With Gawkerspeak, even loftier topics can be brought low. This came to mind after I read a recent critique of Matt Yglesias in Defector, the sports and culture website founded by former Deadspin staffers—Deadspin, of course, being the original Gawker’s sports outpost. The piece came in reaction to a Washington Post profile of Yglesias, the liberal writer and prolific Substacker, and sought to take him to task for his understanding of economics and the debt ceiling debate. To be frank, I am not an economist and I am not as interested in the substance of Chris Thompson’s argument. For once, I am here to discuss style, because how something is said must matter too, and if I want an analytical opinion on government-issued bonds, I would not make Defector my first stop. The style is a near-perfect distillation of Gawkerspeak—the wearying melding of high and low, the straining toward the kind of banter you’re supposed to hear among the post-collegiate set trying to make it known they aren’t soft yet, that their writing won’t be effete enough to be devoid of allegedly taboo language. “You can get rich doing this shit,” Thompson writes of Yglesias’ punditry. Indeed. Shit appears six different times. “But there’s another problem with Yglesias's dipshit blog” and “wife-edited bullcrap into an already beshitted public discourse” and “true math nerd shit” are a few examples. There’s “his whole fuckin’ deal is summed up very beautifully” which, beautifully, drops the “g” from “fucking” as a modifier. This is what the tough guys do. On we go.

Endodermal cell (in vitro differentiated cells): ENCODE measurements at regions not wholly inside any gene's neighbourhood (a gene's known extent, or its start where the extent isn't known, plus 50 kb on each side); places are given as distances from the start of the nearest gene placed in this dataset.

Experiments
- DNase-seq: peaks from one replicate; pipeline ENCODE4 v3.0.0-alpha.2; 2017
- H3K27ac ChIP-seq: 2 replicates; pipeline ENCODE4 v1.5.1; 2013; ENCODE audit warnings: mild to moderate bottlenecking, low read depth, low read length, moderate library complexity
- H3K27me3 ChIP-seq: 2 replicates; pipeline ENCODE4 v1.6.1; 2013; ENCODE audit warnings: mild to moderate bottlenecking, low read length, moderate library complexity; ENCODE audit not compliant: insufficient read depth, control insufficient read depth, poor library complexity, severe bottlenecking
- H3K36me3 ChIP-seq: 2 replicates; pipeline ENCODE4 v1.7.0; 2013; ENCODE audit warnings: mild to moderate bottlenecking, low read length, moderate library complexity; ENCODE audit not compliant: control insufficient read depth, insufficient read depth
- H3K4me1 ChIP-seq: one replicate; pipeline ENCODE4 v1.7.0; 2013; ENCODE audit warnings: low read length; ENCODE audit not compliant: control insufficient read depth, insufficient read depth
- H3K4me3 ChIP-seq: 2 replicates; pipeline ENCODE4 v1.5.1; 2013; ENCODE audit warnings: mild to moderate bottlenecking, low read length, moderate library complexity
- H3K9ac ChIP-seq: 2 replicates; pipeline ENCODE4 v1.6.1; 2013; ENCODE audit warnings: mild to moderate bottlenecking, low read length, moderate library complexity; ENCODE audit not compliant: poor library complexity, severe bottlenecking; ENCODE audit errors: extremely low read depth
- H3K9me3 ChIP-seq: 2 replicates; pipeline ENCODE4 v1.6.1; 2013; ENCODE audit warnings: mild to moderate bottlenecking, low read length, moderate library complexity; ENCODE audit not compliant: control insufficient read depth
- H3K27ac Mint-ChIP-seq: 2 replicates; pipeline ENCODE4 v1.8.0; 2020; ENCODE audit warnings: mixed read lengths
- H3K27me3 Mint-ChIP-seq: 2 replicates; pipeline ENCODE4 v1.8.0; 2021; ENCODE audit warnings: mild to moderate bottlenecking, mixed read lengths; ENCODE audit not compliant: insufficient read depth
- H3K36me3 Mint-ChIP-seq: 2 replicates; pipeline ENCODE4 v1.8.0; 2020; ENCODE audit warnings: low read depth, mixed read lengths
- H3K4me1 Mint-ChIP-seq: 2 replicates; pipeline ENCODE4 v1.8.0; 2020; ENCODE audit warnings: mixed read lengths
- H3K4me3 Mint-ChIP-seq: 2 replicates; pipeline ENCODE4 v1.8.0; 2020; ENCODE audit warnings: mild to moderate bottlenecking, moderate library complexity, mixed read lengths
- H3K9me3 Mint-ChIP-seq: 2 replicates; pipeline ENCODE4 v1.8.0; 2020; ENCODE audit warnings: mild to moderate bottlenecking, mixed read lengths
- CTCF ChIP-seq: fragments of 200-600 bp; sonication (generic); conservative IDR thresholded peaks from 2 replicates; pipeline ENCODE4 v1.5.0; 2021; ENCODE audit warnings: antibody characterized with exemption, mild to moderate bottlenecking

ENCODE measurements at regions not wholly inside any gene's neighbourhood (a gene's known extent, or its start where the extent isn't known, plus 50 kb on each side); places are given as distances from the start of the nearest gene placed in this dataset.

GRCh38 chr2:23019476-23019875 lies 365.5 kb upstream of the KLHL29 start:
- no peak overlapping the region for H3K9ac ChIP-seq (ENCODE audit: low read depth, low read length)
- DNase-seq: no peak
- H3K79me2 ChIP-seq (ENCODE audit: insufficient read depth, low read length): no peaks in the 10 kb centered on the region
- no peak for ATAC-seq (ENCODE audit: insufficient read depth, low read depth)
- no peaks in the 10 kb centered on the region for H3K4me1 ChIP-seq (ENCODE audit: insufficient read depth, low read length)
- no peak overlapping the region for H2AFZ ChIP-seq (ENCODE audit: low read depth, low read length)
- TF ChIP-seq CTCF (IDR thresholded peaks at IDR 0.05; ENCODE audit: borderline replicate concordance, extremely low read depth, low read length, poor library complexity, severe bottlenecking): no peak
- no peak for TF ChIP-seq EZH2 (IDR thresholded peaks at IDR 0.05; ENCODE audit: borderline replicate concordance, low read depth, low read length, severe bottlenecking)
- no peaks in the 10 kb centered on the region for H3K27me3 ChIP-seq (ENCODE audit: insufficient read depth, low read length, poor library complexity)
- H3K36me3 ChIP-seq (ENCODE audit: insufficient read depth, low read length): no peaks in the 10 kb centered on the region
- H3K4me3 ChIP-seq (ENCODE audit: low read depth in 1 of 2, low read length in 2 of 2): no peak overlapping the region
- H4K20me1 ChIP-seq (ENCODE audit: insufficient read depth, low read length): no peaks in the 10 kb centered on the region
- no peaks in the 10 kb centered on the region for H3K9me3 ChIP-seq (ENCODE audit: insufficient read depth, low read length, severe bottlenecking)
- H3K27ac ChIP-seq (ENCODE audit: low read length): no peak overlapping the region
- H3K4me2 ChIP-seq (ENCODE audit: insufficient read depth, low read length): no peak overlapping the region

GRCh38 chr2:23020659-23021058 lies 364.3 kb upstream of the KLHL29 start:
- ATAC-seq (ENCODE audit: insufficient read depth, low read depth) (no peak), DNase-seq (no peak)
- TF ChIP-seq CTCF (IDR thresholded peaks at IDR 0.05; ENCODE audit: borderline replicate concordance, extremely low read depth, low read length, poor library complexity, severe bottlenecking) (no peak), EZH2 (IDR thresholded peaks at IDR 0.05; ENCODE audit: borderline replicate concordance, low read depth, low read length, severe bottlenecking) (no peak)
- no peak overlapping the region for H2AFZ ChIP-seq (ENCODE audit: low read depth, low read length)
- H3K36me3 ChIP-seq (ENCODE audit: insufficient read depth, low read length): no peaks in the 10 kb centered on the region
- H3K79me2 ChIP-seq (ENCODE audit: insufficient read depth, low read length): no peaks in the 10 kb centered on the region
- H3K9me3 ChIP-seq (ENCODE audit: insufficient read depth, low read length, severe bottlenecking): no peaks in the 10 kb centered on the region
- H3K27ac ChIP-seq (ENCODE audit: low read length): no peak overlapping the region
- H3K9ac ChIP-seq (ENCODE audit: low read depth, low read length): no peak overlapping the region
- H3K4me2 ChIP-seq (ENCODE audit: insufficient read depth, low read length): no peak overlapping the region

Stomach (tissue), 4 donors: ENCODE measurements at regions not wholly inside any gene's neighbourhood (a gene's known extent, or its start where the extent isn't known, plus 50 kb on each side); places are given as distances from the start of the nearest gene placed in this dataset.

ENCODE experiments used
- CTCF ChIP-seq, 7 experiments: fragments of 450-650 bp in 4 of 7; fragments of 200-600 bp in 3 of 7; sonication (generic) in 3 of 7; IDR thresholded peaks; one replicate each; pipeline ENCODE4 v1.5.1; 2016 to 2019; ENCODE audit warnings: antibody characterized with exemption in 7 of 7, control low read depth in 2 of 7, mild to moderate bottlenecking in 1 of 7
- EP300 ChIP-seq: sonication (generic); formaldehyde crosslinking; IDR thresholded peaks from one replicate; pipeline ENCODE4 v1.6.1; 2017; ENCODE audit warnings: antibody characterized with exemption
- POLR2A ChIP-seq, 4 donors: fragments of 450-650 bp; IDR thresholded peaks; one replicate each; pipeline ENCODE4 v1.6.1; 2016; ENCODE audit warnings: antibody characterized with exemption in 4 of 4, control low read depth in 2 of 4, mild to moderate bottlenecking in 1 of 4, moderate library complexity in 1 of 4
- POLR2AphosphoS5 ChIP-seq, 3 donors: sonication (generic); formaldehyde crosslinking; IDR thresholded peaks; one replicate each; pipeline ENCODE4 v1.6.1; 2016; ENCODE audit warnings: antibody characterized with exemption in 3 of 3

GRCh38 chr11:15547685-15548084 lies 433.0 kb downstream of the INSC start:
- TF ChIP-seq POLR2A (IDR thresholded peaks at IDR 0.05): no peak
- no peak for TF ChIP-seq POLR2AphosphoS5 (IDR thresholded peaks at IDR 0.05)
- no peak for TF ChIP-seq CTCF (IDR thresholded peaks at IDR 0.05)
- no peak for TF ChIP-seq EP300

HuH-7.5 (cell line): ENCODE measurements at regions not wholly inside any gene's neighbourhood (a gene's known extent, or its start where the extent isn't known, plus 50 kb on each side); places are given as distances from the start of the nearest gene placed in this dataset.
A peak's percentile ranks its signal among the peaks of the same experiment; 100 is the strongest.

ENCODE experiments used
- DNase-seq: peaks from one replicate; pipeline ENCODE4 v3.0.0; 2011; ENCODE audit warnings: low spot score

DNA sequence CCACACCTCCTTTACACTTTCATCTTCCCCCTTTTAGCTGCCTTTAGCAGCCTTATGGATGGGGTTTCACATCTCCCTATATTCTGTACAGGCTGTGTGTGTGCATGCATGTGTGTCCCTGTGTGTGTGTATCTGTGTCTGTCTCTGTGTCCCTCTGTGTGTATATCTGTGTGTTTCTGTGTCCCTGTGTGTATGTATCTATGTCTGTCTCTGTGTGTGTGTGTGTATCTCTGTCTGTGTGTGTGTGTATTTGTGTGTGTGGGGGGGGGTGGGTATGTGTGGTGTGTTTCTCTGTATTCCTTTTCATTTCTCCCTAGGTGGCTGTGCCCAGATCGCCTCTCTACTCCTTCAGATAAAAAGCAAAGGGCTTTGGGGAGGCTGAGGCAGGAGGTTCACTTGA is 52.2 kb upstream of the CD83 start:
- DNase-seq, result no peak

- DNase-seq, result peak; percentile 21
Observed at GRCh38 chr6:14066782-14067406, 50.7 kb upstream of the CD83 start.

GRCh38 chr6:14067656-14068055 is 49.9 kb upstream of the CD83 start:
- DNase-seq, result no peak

This is not to pick on Thompson or Defector. Both are symptom, not cause, the natural outgrowth of two decades of conformity. It is fine to curse; it is less fine to do it needlessly, to make a painfully belated stab at shock value. In the 2020s, cursing is as subversive as jaywalking—the latter being riskier because your life, in theory, could be threatened. In left-liberal online spaces, there is nothing at all to lose by writing this way. It hardly gets noticed because it is so dominant. Writing like speech, or the idea of speech, is the default, as if the discourse must resemble a college graduate’s conception of shit-talking. When Gawker did it two decades ago, there was an air of revolution to it, even if much of what they produced was frivolous and overheated. The practitioners of Gawkerspeak are like the poets who still think they are challenging the power elite by writing in free verse. For shock value today, declare you’ll only create sestinas and villanelles on rolling hills and love affairs. If you’re a blogger or whatever we call internet writers now—in my view, writer suffices—it’s best to break free from the strictures of the first internet age and roam elsewhere. Feel that puritanical pressure to do better.